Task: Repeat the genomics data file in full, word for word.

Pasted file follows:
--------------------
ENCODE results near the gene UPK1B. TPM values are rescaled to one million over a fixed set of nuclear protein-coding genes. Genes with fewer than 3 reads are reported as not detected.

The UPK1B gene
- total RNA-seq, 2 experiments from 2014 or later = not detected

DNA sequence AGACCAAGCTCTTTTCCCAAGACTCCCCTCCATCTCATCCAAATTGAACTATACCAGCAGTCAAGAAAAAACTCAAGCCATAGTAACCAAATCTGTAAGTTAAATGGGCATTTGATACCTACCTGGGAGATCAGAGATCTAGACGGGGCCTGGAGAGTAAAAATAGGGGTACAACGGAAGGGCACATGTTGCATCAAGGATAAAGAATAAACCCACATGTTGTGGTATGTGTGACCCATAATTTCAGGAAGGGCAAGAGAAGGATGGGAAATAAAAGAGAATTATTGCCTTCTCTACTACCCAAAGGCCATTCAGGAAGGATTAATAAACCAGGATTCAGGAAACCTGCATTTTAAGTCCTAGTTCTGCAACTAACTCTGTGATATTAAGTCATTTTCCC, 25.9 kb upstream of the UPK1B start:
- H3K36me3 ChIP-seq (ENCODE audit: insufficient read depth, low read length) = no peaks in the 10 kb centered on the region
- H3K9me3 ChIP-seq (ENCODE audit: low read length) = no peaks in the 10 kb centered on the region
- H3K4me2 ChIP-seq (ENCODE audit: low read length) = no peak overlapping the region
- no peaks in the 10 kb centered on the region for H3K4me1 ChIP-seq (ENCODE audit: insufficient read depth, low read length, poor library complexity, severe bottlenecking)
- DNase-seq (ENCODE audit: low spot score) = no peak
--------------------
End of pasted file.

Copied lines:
ENCODE results near the gene UPK1B. TPM values are rescaled to one million over a fixed set of nuclear protein-coding genes. Genes with fewer than 3 reads are reported as not detected.

The UPK1B gene
- total RNA-seq, 2 experiments from 2014 or later = not detected

DNA sequence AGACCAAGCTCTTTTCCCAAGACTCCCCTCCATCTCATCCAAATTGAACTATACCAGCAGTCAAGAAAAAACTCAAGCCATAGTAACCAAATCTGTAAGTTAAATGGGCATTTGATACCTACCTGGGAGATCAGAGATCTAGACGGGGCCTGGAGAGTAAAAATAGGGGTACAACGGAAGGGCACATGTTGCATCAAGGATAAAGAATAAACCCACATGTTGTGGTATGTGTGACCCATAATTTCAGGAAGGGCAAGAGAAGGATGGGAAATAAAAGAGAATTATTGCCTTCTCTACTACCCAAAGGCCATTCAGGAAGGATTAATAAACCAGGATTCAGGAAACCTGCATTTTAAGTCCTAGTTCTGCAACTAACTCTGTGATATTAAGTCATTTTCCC, 25.9 kb upstream of the UPK1B start:
- H3K36me3 ChIP-seq (ENCODE audit: insufficient read depth, low read length) = no peaks in the 10 kb centered on the region
- H3K9me3 ChIP-seq (ENCODE audit: low read length) = no peaks in the 10 kb centered on the region
- H3K4me2 ChIP-seq (ENCODE audit: low read length) = no peak overlapping the region
- no peaks in the 10 kb centered on the region for H3K4me1 ChIP-seq (ENCODE audit: insufficient read depth, low read length, poor library complexity, severe bottlenecking)
- DNase-seq (ENCODE audit: low spot score) = no peak